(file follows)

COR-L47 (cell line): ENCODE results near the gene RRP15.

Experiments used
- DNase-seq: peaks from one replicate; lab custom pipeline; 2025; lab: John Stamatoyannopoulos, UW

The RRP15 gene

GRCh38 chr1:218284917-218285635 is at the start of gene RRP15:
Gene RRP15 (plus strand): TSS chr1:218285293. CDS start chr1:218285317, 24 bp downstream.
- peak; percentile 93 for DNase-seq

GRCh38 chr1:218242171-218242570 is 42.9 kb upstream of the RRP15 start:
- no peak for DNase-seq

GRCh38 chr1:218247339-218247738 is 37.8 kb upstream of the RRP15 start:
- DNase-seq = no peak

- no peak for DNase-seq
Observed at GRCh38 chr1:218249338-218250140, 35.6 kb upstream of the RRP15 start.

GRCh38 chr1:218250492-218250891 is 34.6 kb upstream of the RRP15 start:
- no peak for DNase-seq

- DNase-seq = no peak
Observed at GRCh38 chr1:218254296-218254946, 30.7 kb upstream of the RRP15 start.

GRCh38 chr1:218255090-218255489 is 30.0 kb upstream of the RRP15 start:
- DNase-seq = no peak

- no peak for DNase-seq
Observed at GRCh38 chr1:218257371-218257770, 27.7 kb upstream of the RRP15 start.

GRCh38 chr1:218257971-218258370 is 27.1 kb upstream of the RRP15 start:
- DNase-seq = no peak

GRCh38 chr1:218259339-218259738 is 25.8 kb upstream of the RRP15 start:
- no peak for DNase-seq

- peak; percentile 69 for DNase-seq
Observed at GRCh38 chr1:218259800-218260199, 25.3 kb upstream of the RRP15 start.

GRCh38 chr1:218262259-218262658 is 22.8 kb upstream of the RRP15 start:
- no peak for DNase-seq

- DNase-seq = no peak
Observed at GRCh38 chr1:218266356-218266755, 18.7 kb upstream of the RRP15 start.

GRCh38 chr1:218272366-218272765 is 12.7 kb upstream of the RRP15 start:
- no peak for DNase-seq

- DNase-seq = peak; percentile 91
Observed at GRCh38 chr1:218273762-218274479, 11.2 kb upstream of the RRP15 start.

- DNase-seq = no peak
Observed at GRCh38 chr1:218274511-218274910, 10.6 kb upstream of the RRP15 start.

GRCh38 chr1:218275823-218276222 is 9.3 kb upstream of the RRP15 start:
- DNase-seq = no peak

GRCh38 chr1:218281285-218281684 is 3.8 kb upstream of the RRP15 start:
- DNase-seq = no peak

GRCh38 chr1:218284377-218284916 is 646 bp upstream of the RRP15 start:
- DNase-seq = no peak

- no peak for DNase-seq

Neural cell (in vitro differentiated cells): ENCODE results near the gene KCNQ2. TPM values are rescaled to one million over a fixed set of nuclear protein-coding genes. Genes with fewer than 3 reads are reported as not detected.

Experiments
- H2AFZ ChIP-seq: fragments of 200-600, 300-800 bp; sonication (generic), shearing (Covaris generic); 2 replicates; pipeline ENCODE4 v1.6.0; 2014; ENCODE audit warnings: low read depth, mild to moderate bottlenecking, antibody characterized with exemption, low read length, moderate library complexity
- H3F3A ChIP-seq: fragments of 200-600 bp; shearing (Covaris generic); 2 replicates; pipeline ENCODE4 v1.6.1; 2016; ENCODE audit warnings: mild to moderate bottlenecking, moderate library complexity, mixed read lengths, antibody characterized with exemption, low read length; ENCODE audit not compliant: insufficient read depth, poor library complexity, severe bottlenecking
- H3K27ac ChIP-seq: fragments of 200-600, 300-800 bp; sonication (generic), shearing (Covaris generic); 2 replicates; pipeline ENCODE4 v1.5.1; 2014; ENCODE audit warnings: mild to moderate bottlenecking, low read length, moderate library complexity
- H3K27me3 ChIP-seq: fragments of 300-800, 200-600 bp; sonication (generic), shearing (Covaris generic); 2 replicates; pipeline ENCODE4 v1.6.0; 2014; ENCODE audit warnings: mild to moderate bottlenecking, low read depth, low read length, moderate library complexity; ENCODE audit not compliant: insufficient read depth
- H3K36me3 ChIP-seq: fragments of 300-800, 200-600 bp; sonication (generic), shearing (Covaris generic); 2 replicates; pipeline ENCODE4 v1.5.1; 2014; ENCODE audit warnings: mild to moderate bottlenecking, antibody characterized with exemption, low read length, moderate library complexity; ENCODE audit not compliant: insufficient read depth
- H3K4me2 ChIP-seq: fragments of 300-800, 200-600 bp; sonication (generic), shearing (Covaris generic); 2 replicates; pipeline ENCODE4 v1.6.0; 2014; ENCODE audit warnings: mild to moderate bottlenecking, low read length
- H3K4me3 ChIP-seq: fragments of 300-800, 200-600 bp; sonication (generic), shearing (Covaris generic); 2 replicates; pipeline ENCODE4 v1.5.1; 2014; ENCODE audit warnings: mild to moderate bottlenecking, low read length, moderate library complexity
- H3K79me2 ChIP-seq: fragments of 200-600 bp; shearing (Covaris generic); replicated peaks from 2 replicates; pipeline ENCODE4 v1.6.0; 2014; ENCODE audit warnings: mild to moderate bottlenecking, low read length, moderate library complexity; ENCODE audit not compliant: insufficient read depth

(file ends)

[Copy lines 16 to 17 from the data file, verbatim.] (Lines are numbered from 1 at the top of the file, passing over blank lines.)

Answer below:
- DNase-seq = no peak
Observed at GRCh38 chr1:218254296-218254946, 30.7 kb upstream of the RRP15 start.